Broncos vs. Colts Divisional Round Preview: More Than Just the Quarterbacks
The Colts are going into Denver as 7-point underdogs in a game that features the highest over/under of the Divisional Round weekend. Indianapolis is looking to assert themselves as a contender in the AFC, while Denver is attempting to regain some of their offensive explosiveness they somewhat lacked over the last month of the season.
The popular headline is Peyton Manning versus Andrew Luck, but that isn’t close to the full picture. Yes, both quarterbacks are integral pieces to their teams, but there are way more variables than just two players in this contest.
Denver is the second seed in the AFC, riding a surprisingly dominant rushing attack that features breakout running back CJ Anderson. Over the last five weeks of the regular season, Anderson was second in the league in rushing attempts per game (22.6), tied for third in rushing yards per game (96.2), and led the league in rushing touchdowns during that span (7). Despite only starting the final seven games of the season, Anderson finished sixth among all running backs in Rushing Net Expected Points (NEP).
The Colts' main task on defense will seemingly be to shut down the Broncos run-heavy attack, something they've been mediocre at all season long. During the regular season, Indianapolis had the NFL’s 16th best opponent-adjusted Defensive Rushing NEP, surrendering 113.4 rushing yards per game, which ranked 18th-best in the NFL.
In all likelihood, if Denver sticks to their game script of running it down opposing defenses' throats again this Sunday, the Colts may have issues getting Andrew Luck onto the field. But with these ideas in mind, let’s see what the advanced metrics say.
Change of the Offensive Tide in Denver
As alluded to in the paragraphs above, the Broncos adjusted their offensive makeup in the final weeks of the season, changing from one of the pass-heaviest teams in the first 12 weeks of the season to one of the most run-heavy teams in the last five.
According to our metrics, Denver called run 46.6% of the time in Weeks 13-17. For comparison, the Broncos called a run play just 33.4% of the time in Weeks 1-12. The reason for this change is a hotly contested topic. Peyton Manning is still playing at a very high level -- he finished second among all quarterbacks in Pass NEP this season -- but his statistical production waned as the year went along.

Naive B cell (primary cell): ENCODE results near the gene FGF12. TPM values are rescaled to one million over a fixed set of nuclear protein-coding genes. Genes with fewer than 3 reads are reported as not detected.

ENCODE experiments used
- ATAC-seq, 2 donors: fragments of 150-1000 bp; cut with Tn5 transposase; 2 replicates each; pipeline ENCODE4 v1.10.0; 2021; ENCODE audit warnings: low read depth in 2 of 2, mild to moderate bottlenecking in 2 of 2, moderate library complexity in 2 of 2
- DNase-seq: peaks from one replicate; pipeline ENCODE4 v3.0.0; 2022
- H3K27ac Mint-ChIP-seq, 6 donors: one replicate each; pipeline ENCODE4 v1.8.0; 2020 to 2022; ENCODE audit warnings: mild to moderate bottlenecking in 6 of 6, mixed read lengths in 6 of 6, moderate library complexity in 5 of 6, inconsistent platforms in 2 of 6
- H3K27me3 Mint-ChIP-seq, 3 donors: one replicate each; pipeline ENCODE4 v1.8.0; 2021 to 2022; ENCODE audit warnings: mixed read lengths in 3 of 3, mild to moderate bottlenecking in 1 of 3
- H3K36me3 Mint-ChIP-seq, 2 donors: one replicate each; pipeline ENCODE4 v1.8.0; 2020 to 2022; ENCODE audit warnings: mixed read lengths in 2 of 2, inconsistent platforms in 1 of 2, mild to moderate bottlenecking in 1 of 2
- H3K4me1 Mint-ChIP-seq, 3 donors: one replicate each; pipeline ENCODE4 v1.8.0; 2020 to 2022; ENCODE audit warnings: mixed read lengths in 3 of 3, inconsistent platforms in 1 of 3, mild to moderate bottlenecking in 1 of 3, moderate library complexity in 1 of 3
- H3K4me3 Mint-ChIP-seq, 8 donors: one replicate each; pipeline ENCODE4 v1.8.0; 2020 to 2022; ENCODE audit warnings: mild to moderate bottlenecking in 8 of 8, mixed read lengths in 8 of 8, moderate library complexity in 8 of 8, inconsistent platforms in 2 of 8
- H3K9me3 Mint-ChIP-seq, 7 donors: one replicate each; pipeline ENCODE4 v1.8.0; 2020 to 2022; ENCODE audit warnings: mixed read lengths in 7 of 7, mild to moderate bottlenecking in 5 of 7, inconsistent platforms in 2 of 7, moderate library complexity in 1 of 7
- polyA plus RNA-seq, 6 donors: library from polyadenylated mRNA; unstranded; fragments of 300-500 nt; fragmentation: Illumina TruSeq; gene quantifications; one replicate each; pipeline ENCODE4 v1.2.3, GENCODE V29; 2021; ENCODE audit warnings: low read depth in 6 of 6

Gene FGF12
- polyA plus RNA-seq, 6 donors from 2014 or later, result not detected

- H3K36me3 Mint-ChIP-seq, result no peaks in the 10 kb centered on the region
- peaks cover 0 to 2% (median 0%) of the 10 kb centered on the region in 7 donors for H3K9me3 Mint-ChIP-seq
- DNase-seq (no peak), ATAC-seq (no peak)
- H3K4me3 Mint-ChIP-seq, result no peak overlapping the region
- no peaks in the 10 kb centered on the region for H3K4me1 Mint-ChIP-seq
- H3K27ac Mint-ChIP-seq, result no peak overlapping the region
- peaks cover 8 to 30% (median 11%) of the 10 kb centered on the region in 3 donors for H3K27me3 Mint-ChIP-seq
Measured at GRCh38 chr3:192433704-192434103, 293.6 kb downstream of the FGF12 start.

Over this final five-week span of the regular season, Manning attempted just the 16th-most passing attempts (155) in the NFL, which accompanied a paltry 5-to-6 touchdown-to-interception ratio. Granted, four of those interceptions came in their Week 16 loss against the Cincinnati Bengals. The point stands, however, that Manning isn’t playing at as high of a level as were accustomed to, and over the final five weeks, his Passing NEP total was roughly Joe Flacco-esque.
One player that was only slightly affected by Manning’s spotty play and Denver's run-heavy attack is wide receiver Demaryius Thomas. Thomas was still a target monster, seeing the league’s third-most targets from Weeks 13-17 with 57, catching 29 of those passes for 427 yards and 2 touchdowns.
However, Emmanuel Sanders’ production was hurt sorely in the Broncos final five games. In Weeks 1-12, Sanders saw 9.5 targets, had 6.9 receptions, and racked-up 98.5 yards per game. In Weeks 13-17, those numbers were cut to just 7.2 targets, 5.5 receptions, and 65 yards per contest.
A big question mark heading into the game is the state of Broncos tight end Julius Thomas' ankle. He practiced fully this week, but has not seen a snap share of 70 percent or higher since Week 10. Unfortunately, Thomas’ ankle is still likely not near full strength, but it's worth noting Julius went off on the Colts in Week 1 of the regular season, compiling 7 receptions, 104 yards, and 3 touchdowns.
The Colts' offense has been good quite good all season, ranking ninth in Adjusted Offensive NEP. While Indianapolis finished the regular season sixth in passing offense, they finished 27th running the ball due in part to an injury to Ahmad Bradshaw, an effective-but-nothing-special Dan Herron, and the rotted husk of Trent Richardson.
Due to the Colts’ relative inefficiency and inability to run the football, Andrew Luck and the Colts’ pass-catchers will have to beat the Broncos’ fifth-best pass defense to have a shot at winning. Denver’s cornerback Chris Harris is having the best season of his career, and is one of the league’s best defenders in pass coverage.
Denver’s defensive coordinator, Jack Del Rio, put out all of the stops to hold Colts’ number-one receiving threat, T.Y. Hilton, in check in their Week 1 matchup. And it worked. Hilton only caught 5 of his 11 targets for 41 yards, and he struggled consistently against press coverage. This likely will be the case again this coming Sunday, leaving the Colts with a wide receiving core of 35-year-old Reggie Wayne, "dad runner" Hakeem Nicks, and rookie Donte Moncrief to beat Denver’s secondary.
Even though Denver has been good against the pass all year, a matchup to watch for in the game will be the Colts two tight ends, Dwayne Allen and Coby Fleener against Broncos' linebackers. Denver hasn’t been all that great defending tight ends this season, giving up 5.9 receptions, 58.2 yards, and 0.6 touchdowns per-game to opposing teams tight end options.
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